Certain Foods Connected to Osteoarthritis
If you’ve got arthritis or are concerned that you might receive a diagnosis of arthritis because of family history, you might want to be extra careful about what you eat. Of course, you need to choose a nutritious diet that helps you shed any excess weight since that strains your joints and can exacerbate arthritis pain. But according to new research, what foods you eat are also important because some foods appear to increase the risk of osteoarthritis.
The study, which took place at the Oklahoma Medical Research Foundation in Oklahoma City, found that the consumption of certain dietary components is associated with a greater risk of developing osteoarthritis, even when there are no differences in weight.1 For this investigation, the subjects were not humans but instead laboratory mice.
The mice were randomly divided into groups and provided with different high-fat diets to attain information on how obesity can contribute to osteoarthritis. But as the research progressed, the scientists were surprised to discover that the composition of the food in the low-fat control diet provided to the mice was an accurate predictor of the likelihood that they would develop the condition.
Which dietary components were to blame? Not surprisingly, the problems related to osteoarthritis were sugar and fats. When the amount of sucrose, which is another name for table sugar, was increased, joint inflammation in the mice intensified. Also, the mice eating high-fat diets experienced metabolic changes to their cartilage and cellular stress-response pathways.
Needless to say, animal studies do not always translate to the same results in humans. Therefore, until similar research is conducted with human participants, we cannot say for certain that a diet high in sugar or fat would produce these effects in people. However, that being said, the results of the current research are in line with earlier investigations that concluded carbohydrate intake can affect osteoarthritis. For example, a 2017 study at Queensland University of Technology in Brisbane, Australia showed that a high-carbohydrate, high-fat diet contributes to osteoarthritis.2
It is very beneficial to increase our understanding of what can trigger or worsen the symptoms of osteoarthritis. This condition, the most common form of arthritis, occurs when the cartilage within a joint wears away and leaves little cushion for the bones and ligaments. It is estimated to affect more than 30 million adults in the United States alone, and the risk increases as we age.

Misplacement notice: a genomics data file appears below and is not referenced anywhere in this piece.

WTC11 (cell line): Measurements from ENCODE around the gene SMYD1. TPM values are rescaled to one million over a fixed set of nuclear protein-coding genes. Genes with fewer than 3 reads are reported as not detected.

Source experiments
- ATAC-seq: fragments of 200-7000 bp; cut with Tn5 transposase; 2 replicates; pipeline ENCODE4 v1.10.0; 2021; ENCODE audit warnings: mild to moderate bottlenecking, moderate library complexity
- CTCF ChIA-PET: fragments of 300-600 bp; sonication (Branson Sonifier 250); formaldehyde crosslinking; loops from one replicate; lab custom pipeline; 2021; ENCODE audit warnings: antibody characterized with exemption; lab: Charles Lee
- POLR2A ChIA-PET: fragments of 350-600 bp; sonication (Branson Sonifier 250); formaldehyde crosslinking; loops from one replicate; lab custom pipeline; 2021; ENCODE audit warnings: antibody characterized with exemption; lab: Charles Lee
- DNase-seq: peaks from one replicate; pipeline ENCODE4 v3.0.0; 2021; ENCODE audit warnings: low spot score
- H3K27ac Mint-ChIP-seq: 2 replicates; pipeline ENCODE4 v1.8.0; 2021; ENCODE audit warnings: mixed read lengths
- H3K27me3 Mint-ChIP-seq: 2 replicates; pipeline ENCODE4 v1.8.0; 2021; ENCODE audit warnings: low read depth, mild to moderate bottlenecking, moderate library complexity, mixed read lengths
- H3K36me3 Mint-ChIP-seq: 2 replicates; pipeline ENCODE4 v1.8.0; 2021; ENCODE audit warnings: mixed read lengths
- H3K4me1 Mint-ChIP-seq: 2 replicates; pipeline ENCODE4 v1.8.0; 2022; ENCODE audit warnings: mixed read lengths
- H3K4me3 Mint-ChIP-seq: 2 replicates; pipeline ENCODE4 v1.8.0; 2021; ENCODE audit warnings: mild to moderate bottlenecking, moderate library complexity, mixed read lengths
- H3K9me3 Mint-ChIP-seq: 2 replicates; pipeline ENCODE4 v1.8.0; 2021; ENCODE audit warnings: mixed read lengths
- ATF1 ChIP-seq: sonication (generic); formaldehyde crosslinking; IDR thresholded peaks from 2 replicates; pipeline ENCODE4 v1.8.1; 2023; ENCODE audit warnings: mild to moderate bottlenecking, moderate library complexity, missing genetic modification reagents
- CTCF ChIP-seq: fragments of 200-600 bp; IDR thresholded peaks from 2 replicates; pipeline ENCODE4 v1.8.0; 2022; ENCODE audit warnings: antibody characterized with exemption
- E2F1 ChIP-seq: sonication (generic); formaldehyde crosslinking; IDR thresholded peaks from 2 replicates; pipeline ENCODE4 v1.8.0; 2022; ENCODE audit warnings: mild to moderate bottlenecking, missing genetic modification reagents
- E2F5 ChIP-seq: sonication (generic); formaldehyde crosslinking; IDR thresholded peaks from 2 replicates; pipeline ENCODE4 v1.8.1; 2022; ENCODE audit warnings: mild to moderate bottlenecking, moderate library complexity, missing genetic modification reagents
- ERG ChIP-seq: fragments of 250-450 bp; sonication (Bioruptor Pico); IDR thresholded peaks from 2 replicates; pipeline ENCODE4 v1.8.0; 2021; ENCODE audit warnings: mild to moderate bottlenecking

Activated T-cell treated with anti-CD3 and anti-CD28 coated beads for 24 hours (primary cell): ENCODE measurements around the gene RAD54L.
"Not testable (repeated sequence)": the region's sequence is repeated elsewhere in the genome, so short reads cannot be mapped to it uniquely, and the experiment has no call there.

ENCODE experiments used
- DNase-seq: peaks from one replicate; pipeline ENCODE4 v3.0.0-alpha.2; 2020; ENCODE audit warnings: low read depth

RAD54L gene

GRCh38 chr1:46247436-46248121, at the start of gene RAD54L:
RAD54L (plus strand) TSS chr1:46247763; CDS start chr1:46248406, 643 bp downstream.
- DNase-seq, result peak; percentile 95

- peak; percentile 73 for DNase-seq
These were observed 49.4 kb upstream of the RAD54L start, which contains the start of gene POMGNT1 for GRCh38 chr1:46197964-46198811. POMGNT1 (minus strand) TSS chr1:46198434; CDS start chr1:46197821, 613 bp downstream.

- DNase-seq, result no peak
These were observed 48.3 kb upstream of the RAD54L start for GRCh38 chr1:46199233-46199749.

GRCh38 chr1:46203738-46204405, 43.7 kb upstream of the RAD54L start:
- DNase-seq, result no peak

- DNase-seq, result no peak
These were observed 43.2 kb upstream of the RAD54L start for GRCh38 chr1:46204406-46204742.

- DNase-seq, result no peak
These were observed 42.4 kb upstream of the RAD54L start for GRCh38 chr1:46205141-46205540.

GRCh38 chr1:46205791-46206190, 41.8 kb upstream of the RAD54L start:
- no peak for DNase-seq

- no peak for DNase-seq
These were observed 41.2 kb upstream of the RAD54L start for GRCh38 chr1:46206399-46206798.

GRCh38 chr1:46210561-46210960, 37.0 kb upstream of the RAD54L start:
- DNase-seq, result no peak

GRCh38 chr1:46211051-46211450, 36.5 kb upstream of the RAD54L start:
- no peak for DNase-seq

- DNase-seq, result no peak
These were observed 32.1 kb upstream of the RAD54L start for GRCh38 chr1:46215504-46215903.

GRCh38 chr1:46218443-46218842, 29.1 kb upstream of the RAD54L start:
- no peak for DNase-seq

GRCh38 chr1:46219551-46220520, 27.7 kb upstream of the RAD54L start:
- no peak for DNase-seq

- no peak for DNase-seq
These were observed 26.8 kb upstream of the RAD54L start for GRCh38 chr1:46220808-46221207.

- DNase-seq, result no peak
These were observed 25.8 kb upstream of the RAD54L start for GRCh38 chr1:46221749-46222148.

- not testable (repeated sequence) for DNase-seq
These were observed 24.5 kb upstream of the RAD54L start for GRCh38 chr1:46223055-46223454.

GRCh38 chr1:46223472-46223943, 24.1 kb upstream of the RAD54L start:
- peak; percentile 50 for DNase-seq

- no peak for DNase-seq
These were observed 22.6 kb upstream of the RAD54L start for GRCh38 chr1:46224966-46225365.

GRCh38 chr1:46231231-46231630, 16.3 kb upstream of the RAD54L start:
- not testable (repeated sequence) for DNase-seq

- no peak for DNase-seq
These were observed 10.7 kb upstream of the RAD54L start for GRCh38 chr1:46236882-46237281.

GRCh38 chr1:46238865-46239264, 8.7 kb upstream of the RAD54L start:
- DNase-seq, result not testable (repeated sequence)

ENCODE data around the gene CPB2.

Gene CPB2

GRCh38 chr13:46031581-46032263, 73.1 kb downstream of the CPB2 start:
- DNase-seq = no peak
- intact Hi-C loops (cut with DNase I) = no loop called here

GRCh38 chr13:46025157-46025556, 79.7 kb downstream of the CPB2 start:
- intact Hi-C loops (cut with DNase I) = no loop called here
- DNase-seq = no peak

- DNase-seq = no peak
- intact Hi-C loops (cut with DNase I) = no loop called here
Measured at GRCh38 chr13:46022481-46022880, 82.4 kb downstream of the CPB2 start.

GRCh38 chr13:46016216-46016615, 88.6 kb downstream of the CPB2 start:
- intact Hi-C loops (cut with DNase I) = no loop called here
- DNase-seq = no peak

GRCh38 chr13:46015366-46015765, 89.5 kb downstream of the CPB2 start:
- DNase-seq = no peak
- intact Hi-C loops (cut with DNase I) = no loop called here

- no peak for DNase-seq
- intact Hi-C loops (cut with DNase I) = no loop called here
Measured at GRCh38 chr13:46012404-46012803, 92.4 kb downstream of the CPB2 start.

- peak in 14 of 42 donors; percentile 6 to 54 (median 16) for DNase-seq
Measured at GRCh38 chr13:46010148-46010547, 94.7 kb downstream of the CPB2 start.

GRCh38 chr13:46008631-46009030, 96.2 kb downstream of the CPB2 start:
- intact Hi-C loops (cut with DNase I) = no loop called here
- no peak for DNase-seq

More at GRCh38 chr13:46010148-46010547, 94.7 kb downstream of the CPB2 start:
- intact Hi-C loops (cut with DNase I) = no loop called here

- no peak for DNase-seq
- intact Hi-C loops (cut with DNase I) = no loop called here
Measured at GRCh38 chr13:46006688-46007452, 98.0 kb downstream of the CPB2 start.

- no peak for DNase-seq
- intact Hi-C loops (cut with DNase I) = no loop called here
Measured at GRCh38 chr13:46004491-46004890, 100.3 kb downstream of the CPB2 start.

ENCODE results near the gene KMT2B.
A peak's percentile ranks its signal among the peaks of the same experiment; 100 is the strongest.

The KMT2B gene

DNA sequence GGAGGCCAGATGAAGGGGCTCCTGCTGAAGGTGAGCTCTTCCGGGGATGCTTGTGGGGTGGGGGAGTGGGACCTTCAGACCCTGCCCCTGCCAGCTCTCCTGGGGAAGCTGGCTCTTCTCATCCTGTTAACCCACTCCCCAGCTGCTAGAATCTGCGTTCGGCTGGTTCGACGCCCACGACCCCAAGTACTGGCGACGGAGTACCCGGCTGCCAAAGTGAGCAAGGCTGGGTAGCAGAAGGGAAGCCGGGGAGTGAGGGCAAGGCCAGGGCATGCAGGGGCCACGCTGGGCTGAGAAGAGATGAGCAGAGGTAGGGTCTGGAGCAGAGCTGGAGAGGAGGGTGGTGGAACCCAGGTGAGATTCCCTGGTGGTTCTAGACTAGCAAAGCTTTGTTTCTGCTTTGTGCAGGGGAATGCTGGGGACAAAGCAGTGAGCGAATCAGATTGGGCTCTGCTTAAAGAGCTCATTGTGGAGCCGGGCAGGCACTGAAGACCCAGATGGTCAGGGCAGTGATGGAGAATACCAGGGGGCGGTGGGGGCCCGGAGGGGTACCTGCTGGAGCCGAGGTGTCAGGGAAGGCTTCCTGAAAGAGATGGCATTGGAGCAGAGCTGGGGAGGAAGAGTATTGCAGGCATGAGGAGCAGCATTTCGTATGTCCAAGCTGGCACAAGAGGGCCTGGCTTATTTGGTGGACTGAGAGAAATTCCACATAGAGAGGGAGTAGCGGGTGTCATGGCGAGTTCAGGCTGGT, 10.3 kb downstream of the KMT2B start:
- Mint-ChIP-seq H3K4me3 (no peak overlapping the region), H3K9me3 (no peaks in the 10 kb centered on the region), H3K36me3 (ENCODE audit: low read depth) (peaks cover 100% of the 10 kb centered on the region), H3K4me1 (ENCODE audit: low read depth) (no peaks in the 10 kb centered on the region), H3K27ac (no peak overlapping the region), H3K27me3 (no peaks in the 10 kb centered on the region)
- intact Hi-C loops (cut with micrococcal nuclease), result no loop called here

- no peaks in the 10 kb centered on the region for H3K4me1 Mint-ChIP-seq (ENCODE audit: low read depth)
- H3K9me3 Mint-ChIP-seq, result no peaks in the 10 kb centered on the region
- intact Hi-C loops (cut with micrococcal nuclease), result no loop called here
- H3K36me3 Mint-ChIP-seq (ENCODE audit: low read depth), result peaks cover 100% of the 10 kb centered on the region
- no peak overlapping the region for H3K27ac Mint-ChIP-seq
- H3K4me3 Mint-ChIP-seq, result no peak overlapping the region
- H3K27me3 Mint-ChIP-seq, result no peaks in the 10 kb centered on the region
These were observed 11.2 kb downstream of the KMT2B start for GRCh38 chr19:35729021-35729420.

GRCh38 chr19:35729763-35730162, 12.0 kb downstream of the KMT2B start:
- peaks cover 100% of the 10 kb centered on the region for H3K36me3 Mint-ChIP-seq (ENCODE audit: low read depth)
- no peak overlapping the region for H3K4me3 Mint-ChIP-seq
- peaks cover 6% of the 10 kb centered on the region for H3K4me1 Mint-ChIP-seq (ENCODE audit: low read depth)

Treatment for osteoarthritis typically includes corticosteroids to reduce inflammation, and they are linked to side effects including elevated blood sugar levels, stomach ulcers, and hypertension. Doctors will also typically recommend taking nonsteroidal anti-inflammatory drugs (NSAIDs) such as Advil, Aleve, or aspirin on a regular basis to help reduce swelling and relieve pain. But just because these drugs are available over the counter doesn’t mean they are safe. NSAIDs are associated with serious health problems like internal bleeding and erectile dysfunction. Surgery that involves replacing the damaged joint is another option for treating osteoarthritis. However, joint replacement procedures also carry risks and may often be performed without being medically justified.
Therefore, as the current study suggests, one of the best ways to prevent arthritis or keep its symptoms under control may be to make dietary changes. Losing weight takes stress off the affected joints and reduces discomfort. And sugar has long been associated with numerous health issues involving chronic inflammation. Sugar offers nothing but empty calories, so making adjustments to your diet that cut out as much sugar as possible would likely reduce your weight and lower inflammation throughout your body.
Fat, on the other hand, is much trickier. Healthy fats are essential to our well being. But the typical Western diet is full of unhealthy forms of fat in everything from potato chips to burgers to ice cream sundaes. So choose your fats wisely, and to learn more about which to include in your diet and which to avoid as much as possible, read Jon Barron’s informative article entitled “Fats and Oils Made Simple.”
Or you might want to consider mitigating both dietary issues at once with a sugar/lipid metabolic enhancement formula.
- 1. Donovan, Elise L.; et al. "Independent effects of dietary fat and sucrose content on chondrocyte metabolism and osteoarthritis pathology in mice." Disease Models & Mechanisms. 16 July 2018. Accessed 12 August 2018. http://dmm.biologists.org/content/early/2018/07/13/dmm.034827.
- 2. Sekar, Sunderajhan; et al. "Saturated fatty acids induce development of both metabolic syndrome and osteoarthritis in rats." Scientific Reports. 18 April 2017. Accessed 13 August 2018. https://www.nature.com/articles/srep46457